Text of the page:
E-scooters. You will have likely seen more and more e-scooters popping up on the roads in your area, ever since they were made legal for trial on the 4th of July as part of the government’s green restart of local transport. However there are so many unanswered questions around what this means for consumers.
What’s an e-scooter?
Since this subject is going to get technical, let’s take it from the top. An electric scooter is a folding kick-scooter that has a built in low-power motor. They are currently restricted to 15.5mph (the same as in Europe and the same limit as e-bikes), despite originally being restricted to 12.5mph.
They’re quirky and fun to whizz around on, but their true value is in transport and e-mobility, where e-scooters can alleviate traffic congestion and poor air quality.
In the United States, where e-scooters were first trialled, half of car journeys made are under 5 miles. It’s in these micro-trips, where using an e-scooter instead of a car or public transport is a no-brainer.
EAPC or PLEV?
Electric scooters are classified as PLEVs, standing for Personal Light Electric Vehicles, whereas e-bikes are classified as EAPCs, meaning Electrically Assisted Pedal Cycles. EAPCs are fully legal in the UK, whereas electric scooters (as a PLEV) are currently “on trial”, but more on that later!
The main difference between an electric scooter and an electric bicycle, besides any obvious wheel size differences, is that e-scooters require no physical exertion, meaning you simply hop on and ride away. On the other hand, an e-bike is a standard bicycle with battery-powered assistance. It’s in this difference where electric scooters are finding it trickier to navigate government regulations and enter the public domain.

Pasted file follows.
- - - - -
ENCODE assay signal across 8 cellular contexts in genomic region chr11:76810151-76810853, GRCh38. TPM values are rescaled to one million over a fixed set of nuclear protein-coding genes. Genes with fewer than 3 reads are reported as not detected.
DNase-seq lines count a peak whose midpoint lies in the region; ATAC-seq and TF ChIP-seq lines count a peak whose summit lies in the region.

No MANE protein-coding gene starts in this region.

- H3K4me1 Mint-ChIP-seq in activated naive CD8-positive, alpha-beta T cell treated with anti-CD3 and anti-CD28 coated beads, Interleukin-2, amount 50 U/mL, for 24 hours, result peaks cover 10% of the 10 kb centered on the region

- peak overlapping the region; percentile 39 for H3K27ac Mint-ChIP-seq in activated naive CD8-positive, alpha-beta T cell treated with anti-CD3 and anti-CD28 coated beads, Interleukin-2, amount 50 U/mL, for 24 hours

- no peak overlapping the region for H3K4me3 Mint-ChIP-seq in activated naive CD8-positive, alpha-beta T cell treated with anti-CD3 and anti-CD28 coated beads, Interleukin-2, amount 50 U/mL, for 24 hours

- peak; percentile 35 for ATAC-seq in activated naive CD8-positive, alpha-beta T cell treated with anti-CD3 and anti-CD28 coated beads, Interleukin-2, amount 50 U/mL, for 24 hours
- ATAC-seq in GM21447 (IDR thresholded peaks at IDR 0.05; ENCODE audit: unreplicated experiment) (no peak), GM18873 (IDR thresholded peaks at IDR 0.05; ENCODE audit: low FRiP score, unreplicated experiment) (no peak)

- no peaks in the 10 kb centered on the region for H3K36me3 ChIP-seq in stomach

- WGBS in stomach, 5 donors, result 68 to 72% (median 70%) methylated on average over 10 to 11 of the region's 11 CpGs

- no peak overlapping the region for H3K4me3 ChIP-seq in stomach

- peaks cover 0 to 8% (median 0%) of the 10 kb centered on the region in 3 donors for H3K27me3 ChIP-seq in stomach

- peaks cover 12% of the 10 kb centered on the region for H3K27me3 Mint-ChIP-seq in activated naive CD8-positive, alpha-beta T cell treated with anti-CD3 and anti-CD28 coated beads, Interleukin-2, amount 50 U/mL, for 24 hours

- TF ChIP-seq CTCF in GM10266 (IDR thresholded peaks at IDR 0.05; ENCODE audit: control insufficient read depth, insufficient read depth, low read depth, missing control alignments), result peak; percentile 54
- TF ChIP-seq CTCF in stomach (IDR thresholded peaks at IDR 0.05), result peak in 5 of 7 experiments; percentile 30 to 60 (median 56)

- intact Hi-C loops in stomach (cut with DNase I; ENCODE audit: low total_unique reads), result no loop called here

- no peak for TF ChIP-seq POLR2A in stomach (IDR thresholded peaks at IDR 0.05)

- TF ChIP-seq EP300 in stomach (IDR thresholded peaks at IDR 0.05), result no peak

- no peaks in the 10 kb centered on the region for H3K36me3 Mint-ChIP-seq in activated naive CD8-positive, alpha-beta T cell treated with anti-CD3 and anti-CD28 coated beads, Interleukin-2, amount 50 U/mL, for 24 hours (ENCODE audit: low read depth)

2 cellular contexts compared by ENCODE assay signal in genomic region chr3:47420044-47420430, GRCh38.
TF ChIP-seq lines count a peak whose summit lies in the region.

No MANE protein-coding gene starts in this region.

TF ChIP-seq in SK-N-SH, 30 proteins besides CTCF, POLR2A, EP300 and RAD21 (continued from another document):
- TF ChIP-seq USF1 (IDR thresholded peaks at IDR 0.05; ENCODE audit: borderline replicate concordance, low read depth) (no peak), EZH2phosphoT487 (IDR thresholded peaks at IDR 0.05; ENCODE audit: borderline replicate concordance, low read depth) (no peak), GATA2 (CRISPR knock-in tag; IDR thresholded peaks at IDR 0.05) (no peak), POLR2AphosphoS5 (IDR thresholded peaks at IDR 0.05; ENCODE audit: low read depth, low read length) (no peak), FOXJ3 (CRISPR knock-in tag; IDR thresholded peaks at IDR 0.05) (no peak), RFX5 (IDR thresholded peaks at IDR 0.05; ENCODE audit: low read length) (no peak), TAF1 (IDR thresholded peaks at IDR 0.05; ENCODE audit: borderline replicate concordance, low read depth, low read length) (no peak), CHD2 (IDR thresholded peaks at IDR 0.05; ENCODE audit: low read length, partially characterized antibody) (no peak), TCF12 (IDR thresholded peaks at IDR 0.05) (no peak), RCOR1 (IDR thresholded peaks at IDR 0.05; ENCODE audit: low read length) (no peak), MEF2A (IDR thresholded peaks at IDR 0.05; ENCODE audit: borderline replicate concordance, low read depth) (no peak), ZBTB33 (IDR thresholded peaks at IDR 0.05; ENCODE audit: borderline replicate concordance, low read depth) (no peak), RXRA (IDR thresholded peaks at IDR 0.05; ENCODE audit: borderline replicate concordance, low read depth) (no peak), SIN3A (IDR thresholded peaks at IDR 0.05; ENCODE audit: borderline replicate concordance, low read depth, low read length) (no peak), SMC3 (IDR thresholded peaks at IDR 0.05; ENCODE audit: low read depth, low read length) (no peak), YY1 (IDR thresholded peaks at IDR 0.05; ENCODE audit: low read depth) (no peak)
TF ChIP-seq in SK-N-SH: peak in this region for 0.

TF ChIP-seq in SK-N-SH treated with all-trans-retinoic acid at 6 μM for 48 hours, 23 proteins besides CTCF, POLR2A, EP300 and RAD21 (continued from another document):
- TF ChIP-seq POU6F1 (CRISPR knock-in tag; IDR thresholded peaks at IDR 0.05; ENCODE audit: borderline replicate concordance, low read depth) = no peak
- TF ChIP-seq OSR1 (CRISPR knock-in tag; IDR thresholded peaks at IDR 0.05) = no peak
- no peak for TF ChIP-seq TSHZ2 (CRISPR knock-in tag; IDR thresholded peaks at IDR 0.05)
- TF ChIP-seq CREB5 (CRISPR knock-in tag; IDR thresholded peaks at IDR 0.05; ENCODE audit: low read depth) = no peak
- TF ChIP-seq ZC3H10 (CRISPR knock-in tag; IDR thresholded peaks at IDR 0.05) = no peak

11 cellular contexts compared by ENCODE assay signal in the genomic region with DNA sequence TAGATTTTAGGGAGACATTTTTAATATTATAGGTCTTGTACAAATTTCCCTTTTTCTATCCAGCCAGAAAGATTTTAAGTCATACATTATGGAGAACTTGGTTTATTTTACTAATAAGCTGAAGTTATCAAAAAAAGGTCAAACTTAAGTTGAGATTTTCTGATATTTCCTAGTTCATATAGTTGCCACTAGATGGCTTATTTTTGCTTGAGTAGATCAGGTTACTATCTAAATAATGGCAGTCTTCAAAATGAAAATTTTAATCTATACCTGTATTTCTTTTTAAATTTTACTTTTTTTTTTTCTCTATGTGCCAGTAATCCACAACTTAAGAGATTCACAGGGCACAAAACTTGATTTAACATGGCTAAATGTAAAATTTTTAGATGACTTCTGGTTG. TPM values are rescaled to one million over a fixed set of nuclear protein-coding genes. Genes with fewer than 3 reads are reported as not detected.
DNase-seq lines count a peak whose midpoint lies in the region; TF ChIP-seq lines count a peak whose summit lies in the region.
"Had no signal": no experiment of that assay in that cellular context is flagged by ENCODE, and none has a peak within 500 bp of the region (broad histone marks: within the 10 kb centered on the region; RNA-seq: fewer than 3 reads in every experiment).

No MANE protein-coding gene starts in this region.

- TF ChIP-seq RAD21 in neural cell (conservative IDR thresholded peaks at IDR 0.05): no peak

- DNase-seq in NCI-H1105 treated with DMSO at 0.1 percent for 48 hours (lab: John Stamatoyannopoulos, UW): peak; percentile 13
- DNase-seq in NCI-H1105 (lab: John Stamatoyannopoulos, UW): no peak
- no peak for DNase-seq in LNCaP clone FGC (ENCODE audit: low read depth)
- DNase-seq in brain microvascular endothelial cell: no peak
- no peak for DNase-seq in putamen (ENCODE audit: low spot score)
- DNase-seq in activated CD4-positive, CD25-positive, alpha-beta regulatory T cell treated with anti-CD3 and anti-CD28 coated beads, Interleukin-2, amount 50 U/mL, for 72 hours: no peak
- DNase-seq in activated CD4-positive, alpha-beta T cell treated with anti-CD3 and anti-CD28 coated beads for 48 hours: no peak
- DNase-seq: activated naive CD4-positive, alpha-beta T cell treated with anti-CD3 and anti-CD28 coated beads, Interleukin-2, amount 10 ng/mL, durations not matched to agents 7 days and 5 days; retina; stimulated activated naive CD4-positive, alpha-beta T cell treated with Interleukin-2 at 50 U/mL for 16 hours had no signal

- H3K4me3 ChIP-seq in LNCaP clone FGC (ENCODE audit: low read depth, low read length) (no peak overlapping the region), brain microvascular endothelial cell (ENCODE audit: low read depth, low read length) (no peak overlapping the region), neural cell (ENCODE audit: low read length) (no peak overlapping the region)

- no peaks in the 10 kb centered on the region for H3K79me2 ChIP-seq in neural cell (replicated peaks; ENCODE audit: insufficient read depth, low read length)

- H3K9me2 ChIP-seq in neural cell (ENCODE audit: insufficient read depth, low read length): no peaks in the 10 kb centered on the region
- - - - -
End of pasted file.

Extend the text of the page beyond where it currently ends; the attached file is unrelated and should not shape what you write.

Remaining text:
At Laka we can cover any e-bike, whether that’s an electric brompton, e-mtb or an e-cargo bike, whatever floats your boat.
What’s the current situation with e-scooters?
At the time of writing, e-scooters are currently “on trial” in the UK. This means that to ride a privately owned e-scooter on the road is currently prohibited. However fleets will soon begin popping up across the country as they become available to hire. Hirers will need driving licenses, either full or provisional, but won’t need to wear a helmet. The e-scooters will be allowed to be ridden on roads and cycleways, but not on pavements or shared-use cycleway/pavement combos.
It is expected that companies such as Bird, Lime, Spin, Wind, Voi, Ginger and Dott are all expected to offer rental scooter services as soon as possible. However the power lies with your local authority, so if you’re keen to see hire schemes in your area get in contact with them to find out when or if the schemes will be in place.
Do e-scooters need insurance?
The big question. If you’re using a hired e-scooter you will be covered under the share scheme operators insurance. This is so they can be trialled in a controlled environment to see how things work out for electric scooters on the roads.
Since privately owned e-scooters aren’t legal to ride on UK roads, e-scooters don’t require vehicle insurance.
As e-scooter demand continues to grow, then so will the demand for e-scooter insurance. Nonetheless it is down to the government to class e-scooters in the same bracket as e-bikes, for insurance providers to create an offering.
Would my electric scooter be covered on my home insurance?
If you currently own an e-scooter then it could be covered by your home insurance. Although this only applies when your scooter is at home. Riding it in a public place would likely invalidate the cover. Eek. When e-scooters do finally become fully legal in the UK, it will be important to have specialist electric scooter insurance to ensure you’re fully covered.
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